People helping people starts with our own "enlightened" self interest. Survival of the fittest, caring about the human condition, love of family, competitiveness, good intentions, lone-wolf syndrome, seeking a Lamborghini-we all live the blend.
At the highest level (and I'm not talking about inhaling or beer bongs) we live in a country that was founded on the idea we are rugged individuals intent on minimizing structural intervention. Can individuals collaborate? Smart ones do. As ambitious as we may be as careerists there is nothing about us that needs to be predatory. Calcified ego and fear of change is the problem. Getting from "me" to "we" is hard.
In the seminal Filene Study, "A Road Map for Credit Union Back-Office Collaboration," author Michael Taylor shared the one unanimous agreement of the 150 credit union leaders who took part in the study: "One hundred percent responded that credit unions need to set aside egos in order for collaborations to form." The most important elements of a collaboration partner from the same study:
* Creates value
* Complementary skill set
As the CUSO model has proven, a credit union's skill set, or "excess capacity," can be delivered at a fair profit, just as aggregation of functions drives down costs for all. You can dot your collaborative "i" with a basis point or two.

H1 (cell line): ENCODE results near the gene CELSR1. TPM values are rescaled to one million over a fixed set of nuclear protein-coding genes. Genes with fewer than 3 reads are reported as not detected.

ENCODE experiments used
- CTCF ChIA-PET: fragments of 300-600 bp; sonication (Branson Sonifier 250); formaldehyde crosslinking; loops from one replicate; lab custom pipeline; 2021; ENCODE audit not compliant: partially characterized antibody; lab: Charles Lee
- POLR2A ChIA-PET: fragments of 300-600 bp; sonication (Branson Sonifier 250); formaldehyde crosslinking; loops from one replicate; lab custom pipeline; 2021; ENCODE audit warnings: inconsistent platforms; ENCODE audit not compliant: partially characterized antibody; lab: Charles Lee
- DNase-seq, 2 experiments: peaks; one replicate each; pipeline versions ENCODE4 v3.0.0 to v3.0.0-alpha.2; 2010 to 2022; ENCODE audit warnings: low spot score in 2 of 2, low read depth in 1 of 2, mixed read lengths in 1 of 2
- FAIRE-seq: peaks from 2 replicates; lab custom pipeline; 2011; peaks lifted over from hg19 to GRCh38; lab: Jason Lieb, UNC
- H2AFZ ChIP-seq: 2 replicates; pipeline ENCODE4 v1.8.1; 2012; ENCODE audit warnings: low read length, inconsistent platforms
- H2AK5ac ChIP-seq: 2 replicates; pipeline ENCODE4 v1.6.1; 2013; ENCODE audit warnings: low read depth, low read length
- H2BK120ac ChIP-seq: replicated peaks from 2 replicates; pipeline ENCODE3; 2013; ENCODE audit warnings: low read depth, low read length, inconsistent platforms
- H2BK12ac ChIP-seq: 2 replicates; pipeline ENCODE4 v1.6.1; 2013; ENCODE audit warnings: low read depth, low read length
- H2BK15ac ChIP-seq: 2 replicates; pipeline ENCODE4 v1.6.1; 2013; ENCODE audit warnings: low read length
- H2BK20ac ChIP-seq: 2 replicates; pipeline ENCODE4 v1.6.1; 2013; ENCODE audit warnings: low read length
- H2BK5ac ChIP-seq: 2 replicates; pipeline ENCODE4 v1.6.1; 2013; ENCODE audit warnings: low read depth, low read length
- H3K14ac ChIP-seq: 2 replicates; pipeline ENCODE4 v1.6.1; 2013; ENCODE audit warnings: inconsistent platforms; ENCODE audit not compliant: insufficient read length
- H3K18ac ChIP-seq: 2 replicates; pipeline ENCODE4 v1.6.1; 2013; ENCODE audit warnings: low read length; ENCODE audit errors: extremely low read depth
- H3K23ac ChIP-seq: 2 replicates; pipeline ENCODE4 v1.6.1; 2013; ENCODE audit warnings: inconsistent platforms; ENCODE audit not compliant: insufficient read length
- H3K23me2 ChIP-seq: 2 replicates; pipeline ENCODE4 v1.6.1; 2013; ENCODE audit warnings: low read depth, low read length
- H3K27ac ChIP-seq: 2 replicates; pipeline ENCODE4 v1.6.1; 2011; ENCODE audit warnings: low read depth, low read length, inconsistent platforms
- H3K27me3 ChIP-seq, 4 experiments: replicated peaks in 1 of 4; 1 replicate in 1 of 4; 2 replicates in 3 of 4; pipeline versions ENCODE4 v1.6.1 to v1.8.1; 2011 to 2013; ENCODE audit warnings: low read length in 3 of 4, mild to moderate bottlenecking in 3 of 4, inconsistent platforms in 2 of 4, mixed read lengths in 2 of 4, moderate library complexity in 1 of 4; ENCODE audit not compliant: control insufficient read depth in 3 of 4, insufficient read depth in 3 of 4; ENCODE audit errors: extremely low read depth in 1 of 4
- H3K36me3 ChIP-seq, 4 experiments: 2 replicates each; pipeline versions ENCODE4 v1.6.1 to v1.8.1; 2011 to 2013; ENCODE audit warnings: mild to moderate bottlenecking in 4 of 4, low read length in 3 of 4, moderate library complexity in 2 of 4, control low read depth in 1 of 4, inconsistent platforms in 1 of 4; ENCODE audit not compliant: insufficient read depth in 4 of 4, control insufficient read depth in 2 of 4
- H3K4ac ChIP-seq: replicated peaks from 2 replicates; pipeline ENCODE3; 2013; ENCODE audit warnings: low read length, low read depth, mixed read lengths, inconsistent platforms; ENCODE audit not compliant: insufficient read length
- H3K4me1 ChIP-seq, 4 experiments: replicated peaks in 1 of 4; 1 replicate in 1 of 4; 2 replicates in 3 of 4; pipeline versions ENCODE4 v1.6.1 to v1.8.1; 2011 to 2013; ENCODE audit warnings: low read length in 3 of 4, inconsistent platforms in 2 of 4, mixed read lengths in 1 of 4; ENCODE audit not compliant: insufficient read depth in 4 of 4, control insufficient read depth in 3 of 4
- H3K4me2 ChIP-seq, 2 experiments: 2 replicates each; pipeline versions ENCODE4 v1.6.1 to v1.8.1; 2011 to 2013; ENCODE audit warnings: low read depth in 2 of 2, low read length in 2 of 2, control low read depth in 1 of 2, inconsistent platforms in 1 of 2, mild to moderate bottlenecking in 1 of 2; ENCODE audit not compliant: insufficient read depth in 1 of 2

Credit union collaboration with a blast of innovation will drive our careers and revenue in the future. The credit union philosophy, our business acumen, and our people matter. All that, plus a shot or two of courage every day!
I was reminded of that as I sat down with 125 good souls at the first annual Collaboration Conference & Golf Event sponsored by the Southern California Credit Union Alliance (SCCUA) recently. You have to love the honesty of a grassroots meeting that gives equal billing to the golf.
The "i" in collaboration is alive and well in the SoCal sun with leaders such as Jon Hernandez, who started SCCUA, Gary Perez, who has led statewide collaboration as CEO at USC CU for decades, and Lucy Ito, who leads CU Roots, the Collaborative CUSO that was formed by a group of credit unions and the California and Nevada leagues to deliver more than philosophy compliance, internal audit and benefits at a reduced cost.
A Partnership In The Making
As a result of a dialogue that was finalized at the conference, SCCUA is developing a partnership including 11 credit unions and a significant business partner.
The conference drew leaders in collaboration from around the country, and had the innovative energy that is still alive and well in the Golden State. Leo Shapiro, the father of credit unions in California, had it right a few generations ago when he said, "Credit unions are financial institutions with a soul."
Within that light and within our right effort there's opportunity for all in collaboration.
John Parsons is founder of Cooperative Strategies, Encinitas, Calif. For info: www.cooperative-strategies.com.